“The physician’s duty is not to stave off death or return patients to their old lives, but to take into our arms a patient and family whose lives have disintegrated and work until they can stand back up and face, and make sense of, their own existence.”

Everything Kalanithi had worked so hard to achieve in his future, his ambitions and hopes, were lost with diagnosis. He had to examine what was most important to him. As he wrestled with choosing between literature and medicine before specialising, he wrestled again. He returned to surgery for a while, completing his residency with customary excellence despite everything. Offered his dream job he briefly allowed himself the fantasy of accepting it, before turning it down. He and Lucy decided to have a baby. He wrote most of this book. In the end it all boiled down to the deeply personal, as it does for us all. The things that matter are the relationships we have. It’s family and friends and love that count.

This is why When Breath Becomes Air is successful. We are desperate for clues how to live, how to die, how to cope. It’s unfair to expect so much from a book. Its unfair that Kalanithi died when he was 37. Life, and death, is not fair.

Pulpy goodness

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A new edition of the ever fabulous Pulp Net is now up. I have written reviews of Janice Galloway’s “This is Not About Me” and Chris Killen’s “The Bird Room”.

Also, for London dwelling peeps, there is a Pulp Net Short Story Cafe on tonight, which looks well worth going to.

Two real reviews, and one fake!

Two reviews of mine have just gone live at Pulp Net. Kuzhali Manickavel and Tania Hershman have written very different debut story collections, but I can whole heartedly recommend both, and its not often I can say that!

I contributed a fake review to Jenn Ashworth’s collaboration with Tolu Ogunlesi. You can read the whole online dual blog story at Adore Adorna and here.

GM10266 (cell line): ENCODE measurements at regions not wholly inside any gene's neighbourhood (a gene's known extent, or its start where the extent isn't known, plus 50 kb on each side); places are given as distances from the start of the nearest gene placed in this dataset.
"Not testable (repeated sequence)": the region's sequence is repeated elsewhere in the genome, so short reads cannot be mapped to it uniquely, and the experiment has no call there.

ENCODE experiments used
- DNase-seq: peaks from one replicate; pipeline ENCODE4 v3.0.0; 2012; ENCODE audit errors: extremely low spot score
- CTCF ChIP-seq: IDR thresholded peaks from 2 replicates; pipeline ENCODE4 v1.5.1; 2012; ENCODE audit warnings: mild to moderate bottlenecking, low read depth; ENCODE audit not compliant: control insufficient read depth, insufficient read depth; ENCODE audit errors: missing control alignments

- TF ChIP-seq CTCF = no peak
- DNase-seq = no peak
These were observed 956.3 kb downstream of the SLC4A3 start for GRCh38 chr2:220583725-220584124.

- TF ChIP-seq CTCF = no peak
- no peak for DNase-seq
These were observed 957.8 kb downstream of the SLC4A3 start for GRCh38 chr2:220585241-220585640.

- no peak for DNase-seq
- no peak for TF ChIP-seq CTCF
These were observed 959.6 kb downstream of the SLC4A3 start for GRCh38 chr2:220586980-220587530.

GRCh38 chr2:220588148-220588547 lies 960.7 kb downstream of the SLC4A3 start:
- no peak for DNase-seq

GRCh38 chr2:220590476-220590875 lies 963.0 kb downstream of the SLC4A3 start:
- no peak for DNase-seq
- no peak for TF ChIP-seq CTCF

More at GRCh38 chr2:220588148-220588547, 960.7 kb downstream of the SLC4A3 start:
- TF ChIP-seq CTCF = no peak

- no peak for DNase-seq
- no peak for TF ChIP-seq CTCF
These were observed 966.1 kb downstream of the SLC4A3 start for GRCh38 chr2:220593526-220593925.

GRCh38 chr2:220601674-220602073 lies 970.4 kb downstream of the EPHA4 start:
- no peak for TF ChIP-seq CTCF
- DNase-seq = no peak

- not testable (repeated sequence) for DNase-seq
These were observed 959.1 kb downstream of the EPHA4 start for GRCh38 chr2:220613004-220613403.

Reviews – what should I do?

Reviewing is taking up a fair bit of my time lately. I think I should probably spend more time writing my own stuff than writing about others, but I love reading, and when I find something brilliant I really want to share.
Anyway, I pride myself on integrity and honesty and all that good stuff.
But.
Yes, but.
I am not putting up reviews of books I don’t like.
I feel concerned for the author; they may be offended, they spent time writing the book, who the fuck am I to trample on their words?
And yet…

A lot of the books I recently read were proof copies. I read 9 proofs in the last few months, and of the 9 I thought that 1 was good. Not my kind of book, but good. I expect it to do well and I will be glad when it does. The other 8 were varying degrees of not good. From disappointing to utterly shite. Now they are appearing in the bookshop, being reviewed in the papers and online. I am feeling a wee bit disgruntled actually. There is definitely a jealousy thing going on. A “this crap is published whilst I struggle” feeling.

I read a review on a respected blog yesterday that said one was ‘a cracker’. I found it trite, obvious, dull. I was going to post a reply to that effect, but then the publisher posted, said how pleased they were with it, how hopeful they were for its success. I’d be wrong to damn it, not that I think loads of people listen to me, but…

What if that was my book? What if finally I finished my novel, and it was published, and someone influential said it was ace, and then someone else said, no, actually I though it was caca? How would I feel?

So. What do you think? Is it best just to keep my mouth shut?

Reviews, proofs, and marketing untruths

I began putting short reviews of books I had read here on my blog so that when I inevitably forget what I thought of such and such a title I can check! Yup, I really am that vague. Now I review for several different places, which is kinda a mixed blessing.

When buying books I am careful, I know what I will probably like, I avoid what I’ll probably loathe. One of the reasons I signed up to read and review proofs for work was to force myself to read outside of my usual range. Most times my impulses are right and I have to force myself to grind on through, hating it, and yes, frankly resenting the fact that somehow the author has managed to get a book deal. Once so far, out of say 15 books, I have read something that I would never have picked, and I thought it was okay, good even. I can see there will be a market for it. Big whoop.

What is fascinating to me though is the marketing that goes with these as yet unpublished books. They come with covering letters and blurbs hailing the author as a fresh, new talent, the next [add name of famous author], an exciting voice etcetera. I usually roll my eyes and ignore. However this latest made me really quite grr.

“This is a true word-of-mouth bestseller and a classic bookclub read.”

Now call me pedantic, but to be a ‘true word of mouth bestseller’ I would have thought that the book would have had to be published, no? And talked about? And to be a ‘bestseller’ erm, wouldn’t it have had to have sold a lot?

Reviews

This months edition of the fabulous Short Review is now ‘live’. And you can read my review of Fifteen Modern Tales of Attraction by Alison MacLeod over there:
http://www.theshortreview.com/reviews/15moderntalesofattraction.htm
plus reviews of many other delicious collections.